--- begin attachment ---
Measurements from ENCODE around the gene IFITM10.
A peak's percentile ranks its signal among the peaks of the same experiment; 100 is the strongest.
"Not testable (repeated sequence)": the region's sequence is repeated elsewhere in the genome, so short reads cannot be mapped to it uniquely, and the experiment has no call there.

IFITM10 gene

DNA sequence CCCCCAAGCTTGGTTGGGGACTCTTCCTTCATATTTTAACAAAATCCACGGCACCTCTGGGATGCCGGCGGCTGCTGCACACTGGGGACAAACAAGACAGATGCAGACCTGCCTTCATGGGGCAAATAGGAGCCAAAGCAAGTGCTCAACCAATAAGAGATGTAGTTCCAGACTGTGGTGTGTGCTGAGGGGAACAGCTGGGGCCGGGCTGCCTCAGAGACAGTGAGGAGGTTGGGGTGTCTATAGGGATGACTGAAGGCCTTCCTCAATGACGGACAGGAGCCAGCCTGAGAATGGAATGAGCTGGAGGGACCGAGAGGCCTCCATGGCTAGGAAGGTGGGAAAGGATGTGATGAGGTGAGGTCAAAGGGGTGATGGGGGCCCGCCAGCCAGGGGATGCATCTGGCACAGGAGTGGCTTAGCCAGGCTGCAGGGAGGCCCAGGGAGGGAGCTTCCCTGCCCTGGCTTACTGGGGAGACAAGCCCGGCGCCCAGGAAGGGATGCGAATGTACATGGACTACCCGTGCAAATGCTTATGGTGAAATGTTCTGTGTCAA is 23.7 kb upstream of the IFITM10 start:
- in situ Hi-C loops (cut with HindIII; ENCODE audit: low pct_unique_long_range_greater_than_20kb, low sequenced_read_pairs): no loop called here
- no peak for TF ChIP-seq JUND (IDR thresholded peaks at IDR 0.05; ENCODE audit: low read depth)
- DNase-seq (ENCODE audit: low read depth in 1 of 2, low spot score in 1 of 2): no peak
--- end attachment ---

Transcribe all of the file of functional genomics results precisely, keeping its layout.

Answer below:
Measurements from ENCODE around the gene IFITM10.
A peak's percentile ranks its signal among the peaks of the same experiment; 100 is the strongest.
"Not testable (repeated sequence)": the region's sequence is repeated elsewhere in the genome, so short reads cannot be mapped to it uniquely, and the experiment has no call there.

IFITM10 gene

DNA sequence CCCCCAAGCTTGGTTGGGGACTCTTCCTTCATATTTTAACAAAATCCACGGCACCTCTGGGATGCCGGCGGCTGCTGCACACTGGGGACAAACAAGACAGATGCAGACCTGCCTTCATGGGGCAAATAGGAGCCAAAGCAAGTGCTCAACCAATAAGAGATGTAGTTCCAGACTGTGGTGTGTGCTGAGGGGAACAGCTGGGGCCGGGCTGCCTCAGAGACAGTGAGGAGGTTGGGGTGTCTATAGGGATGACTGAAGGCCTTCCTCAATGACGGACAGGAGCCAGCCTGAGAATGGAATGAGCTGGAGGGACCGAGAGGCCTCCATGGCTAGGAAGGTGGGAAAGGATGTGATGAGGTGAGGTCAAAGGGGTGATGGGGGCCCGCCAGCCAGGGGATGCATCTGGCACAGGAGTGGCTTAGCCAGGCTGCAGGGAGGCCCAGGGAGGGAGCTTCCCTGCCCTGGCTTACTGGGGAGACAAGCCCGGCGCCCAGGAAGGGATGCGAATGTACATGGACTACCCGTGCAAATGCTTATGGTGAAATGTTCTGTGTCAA is 23.7 kb upstream of the IFITM10 start:
- in situ Hi-C loops (cut with HindIII; ENCODE audit: low pct_unique_long_range_greater_than_20kb, low sequenced_read_pairs): no loop called here
- no peak for TF ChIP-seq JUND (IDR thresholded peaks at IDR 0.05; ENCODE audit: low read depth)
- DNase-seq (ENCODE audit: low read depth in 1 of 2, low spot score in 1 of 2): no peak